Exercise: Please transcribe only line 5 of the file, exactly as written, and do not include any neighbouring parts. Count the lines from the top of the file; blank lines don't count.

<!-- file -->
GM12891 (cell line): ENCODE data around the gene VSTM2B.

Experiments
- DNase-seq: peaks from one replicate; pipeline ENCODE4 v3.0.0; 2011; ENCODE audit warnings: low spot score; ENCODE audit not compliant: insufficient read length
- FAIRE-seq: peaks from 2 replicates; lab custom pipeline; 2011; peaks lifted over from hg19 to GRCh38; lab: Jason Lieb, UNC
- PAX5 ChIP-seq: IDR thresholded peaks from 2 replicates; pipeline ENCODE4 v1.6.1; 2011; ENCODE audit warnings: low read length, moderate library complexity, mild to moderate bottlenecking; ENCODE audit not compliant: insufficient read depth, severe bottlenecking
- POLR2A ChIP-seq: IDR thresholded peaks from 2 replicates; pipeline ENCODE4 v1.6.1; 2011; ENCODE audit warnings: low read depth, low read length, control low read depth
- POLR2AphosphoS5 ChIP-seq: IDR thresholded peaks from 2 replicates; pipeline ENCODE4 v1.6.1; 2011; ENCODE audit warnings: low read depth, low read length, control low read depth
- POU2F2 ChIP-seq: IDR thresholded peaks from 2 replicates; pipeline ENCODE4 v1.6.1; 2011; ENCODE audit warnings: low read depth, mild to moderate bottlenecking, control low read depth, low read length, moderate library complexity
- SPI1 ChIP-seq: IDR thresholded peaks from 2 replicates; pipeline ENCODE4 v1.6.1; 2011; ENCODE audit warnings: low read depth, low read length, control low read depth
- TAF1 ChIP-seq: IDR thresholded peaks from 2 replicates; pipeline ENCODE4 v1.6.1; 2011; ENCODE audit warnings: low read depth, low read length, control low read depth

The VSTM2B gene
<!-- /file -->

- PAX5 ChIP-seq: IDR thresholded peaks from 2 replicates; pipeline ENCODE4 v1.6.1; 2011; ENCODE audit warnings: low read length, moderate library complexity, mild to moderate bottlenecking; ENCODE audit not compliant: insufficient read depth, severe bottlenecking